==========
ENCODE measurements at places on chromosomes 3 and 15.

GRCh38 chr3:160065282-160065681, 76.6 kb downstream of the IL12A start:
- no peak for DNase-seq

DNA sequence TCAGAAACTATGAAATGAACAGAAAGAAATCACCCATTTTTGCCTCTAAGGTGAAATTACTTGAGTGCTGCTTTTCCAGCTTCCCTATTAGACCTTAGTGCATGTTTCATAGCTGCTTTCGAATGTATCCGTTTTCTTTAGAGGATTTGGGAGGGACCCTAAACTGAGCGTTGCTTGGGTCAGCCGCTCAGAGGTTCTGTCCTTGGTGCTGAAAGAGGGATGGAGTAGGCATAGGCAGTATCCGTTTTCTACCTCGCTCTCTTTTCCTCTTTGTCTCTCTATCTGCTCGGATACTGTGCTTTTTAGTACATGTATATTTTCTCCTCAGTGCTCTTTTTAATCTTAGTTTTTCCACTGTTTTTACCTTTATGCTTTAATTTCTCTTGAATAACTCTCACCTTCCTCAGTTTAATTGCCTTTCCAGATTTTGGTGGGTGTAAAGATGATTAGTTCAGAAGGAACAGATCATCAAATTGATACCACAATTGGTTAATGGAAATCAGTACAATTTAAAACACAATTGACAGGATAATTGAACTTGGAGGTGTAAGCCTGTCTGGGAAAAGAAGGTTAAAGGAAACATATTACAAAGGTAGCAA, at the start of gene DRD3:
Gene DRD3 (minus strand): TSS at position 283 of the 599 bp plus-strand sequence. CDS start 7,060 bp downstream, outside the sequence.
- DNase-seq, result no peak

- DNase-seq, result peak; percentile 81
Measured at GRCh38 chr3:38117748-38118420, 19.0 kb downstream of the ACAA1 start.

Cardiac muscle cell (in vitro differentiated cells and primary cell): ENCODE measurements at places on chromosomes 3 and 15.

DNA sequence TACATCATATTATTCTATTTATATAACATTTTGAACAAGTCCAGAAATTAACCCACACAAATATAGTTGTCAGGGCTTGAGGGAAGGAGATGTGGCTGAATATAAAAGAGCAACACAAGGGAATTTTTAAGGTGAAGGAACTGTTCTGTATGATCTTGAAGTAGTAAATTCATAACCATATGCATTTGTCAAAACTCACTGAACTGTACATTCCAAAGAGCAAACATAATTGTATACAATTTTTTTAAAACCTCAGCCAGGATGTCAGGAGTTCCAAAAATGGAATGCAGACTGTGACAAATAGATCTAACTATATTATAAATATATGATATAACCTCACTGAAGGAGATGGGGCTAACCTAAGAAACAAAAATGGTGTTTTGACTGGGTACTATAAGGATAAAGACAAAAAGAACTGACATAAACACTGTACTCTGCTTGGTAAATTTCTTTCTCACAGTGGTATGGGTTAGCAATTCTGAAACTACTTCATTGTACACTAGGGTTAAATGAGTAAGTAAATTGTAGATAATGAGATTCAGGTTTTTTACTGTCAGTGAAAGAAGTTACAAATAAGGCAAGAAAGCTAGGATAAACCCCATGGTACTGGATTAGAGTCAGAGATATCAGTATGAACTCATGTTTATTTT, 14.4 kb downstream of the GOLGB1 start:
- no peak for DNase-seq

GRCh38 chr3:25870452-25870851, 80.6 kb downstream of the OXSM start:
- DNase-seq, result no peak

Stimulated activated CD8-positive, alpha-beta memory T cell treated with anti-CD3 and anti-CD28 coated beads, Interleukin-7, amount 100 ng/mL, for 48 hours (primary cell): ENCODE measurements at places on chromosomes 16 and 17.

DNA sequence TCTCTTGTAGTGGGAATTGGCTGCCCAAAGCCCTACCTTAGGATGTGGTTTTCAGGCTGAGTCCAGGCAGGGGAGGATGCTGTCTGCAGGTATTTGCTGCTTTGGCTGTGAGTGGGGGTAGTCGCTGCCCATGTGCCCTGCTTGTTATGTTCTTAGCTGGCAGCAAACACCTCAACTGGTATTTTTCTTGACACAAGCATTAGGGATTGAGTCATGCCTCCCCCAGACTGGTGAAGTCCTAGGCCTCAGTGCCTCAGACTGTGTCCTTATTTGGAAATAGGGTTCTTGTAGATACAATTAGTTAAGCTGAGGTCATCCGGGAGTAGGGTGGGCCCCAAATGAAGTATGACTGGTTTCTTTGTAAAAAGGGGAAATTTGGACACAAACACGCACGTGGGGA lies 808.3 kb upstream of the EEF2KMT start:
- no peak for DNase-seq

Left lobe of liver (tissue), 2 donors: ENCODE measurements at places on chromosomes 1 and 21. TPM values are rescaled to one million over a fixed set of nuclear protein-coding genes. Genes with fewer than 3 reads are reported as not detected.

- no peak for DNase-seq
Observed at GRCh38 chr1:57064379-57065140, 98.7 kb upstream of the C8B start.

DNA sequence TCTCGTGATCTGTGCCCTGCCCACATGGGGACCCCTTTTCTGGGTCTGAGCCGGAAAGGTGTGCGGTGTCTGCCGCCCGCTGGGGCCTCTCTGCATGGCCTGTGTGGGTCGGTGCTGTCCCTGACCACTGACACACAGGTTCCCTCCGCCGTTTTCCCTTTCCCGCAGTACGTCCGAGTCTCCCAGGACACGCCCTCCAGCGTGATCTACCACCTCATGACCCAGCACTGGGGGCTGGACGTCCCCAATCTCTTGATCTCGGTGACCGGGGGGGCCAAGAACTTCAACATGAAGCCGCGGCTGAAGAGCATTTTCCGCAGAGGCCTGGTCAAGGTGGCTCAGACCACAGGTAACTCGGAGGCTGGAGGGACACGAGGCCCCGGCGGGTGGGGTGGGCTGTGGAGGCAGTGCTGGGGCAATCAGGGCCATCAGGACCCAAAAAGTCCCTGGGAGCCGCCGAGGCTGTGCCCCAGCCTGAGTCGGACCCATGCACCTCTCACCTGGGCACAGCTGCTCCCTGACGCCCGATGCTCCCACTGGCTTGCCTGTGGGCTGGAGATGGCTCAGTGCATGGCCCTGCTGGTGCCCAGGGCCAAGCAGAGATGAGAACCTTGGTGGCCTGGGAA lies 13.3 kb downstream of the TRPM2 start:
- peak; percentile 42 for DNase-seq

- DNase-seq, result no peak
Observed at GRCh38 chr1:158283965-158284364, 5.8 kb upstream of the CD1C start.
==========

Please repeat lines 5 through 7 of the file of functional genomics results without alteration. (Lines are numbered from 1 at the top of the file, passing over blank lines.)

Gene DRD3 (minus strand): TSS at position 283 of the 599 bp plus-strand sequence. CDS start 7,060 bp downstream, outside the sequence.
- DNase-seq, result no peak

- DNase-seq, result peak; percentile 81